As did every other agency, we implemented signs and symptoms checks for our personnel, established guidelines on handling suspected exposures, and continued to monitor the information from the CDC and NIH. 

Early on, this information was sometimes changing daily, so we needed to adapt to the ever-changing situation quickly.

While we have continued many of these practices, we have adjusted some of our operations, again, based on best practices. As our COVID calls decreased, we placed the COVID transport into ready reserve status. We improved the ability to decon all apparatus, PPE, equipment, and stations. We have refined our ability to gather information to improve our situational awareness. From now on, many of these actions will remain in place as we have determined these to be the "new" best practices.

Looking back to the beginning of this pandemic in the United States, I was asked if I would "fight" it differently and what would be my top three recommendations. Hindsight is always 20/20, and there are some things that I would have done differently.

First, I would have ensured that our supply of PPE was much more robust. While we had a significant amount of PPE in reserve based on our experience from 2009, we had never considered encountering a situation where our burn rate far exceeded anything we had seen in the past. We also did not expect not to acquire the necessary PPE, so developing a Plan B on the fly was pretty challenging. This just further demonstrates the need to look at every possible situation, determine the absolute worst-case scenario, and plan appropriately. 

Second, I should have listened to all of my peers about the potential significance of this situation. Early on, I read or heard about several different actions recommended in reference to PPE, decon, patient care, and most importantly, care of our members. Some of these recommendations seemed to be pretty extreme, but many came to fruition as time progressed, i.e., rain suits for PPE. Suppose I had listened to some of these "extreme" recommendations early on. In that case, we could have been better prepared and a little bit ahead of the curve as the pandemic worsened, and the overall situation deteriorated. Use any and all information you can to improve your situational awareness, and don't discard an idea because it seems too extreme.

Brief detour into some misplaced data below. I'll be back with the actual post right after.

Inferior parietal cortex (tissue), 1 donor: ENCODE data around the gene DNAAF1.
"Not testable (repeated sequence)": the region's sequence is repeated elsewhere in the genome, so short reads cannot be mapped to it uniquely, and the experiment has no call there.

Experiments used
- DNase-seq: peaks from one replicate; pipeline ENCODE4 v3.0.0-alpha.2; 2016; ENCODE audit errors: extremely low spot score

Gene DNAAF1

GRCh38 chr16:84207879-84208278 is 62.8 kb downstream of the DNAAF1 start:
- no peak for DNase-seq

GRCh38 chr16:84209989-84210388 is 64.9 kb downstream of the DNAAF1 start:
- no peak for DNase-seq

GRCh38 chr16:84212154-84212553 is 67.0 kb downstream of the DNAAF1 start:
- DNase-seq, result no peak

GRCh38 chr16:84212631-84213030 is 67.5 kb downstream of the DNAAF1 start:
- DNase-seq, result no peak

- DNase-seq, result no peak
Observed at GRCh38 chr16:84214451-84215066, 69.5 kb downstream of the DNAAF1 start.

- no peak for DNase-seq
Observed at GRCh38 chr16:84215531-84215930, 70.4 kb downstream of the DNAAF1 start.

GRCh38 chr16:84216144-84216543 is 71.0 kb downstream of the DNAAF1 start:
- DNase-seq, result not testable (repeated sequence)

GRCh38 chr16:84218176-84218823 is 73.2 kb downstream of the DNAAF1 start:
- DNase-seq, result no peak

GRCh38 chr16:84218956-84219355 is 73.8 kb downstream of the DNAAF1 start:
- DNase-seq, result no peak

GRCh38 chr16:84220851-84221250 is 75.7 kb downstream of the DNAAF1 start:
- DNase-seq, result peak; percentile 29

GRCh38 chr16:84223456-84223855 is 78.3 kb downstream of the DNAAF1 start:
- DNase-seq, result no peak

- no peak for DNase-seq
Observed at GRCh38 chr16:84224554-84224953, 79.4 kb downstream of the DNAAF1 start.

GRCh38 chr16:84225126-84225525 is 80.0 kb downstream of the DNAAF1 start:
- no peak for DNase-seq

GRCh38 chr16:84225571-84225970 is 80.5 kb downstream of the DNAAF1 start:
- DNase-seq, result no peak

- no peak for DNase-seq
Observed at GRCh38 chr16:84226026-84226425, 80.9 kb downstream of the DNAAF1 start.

Finally, I would have worked harder on, surprise, improving communications. We had good communications within our department, our local and state-wide departments, our hospital systems, our local and state public health agencies, and our national partners. However, there was so much information (and there still continues to be) that we found some items slipped through the cracks. Developing a more robust communications plan to receive and disseminate information will only benefit everyone in the long run. And most importantly, we need to keep our members informed every step of the way while being careful not to inundate them with too much non-relevant information.

This pandemic has challenged many of our beliefs and assumptions. As we have seen in the past, the fire and EMS service always adapt to the situation at hand. 

Whether it is terrorism, active killer events, natural disasters, or pandemics, we must continue to learn from each of these to be better prepared for the next time. Yes, we all know there will be the next time, so hopefully, it won't be "that week."


Norris W. Croom III, EFO, CEMSO, CFO, is the Fire Chief for the Castle Rock (CO) Fire and Rescue Department. He's been a member of the IAFC and EMS Section since 1998 and currently serves as the International Director representing the EMS Section on the IAFC Board of Directors.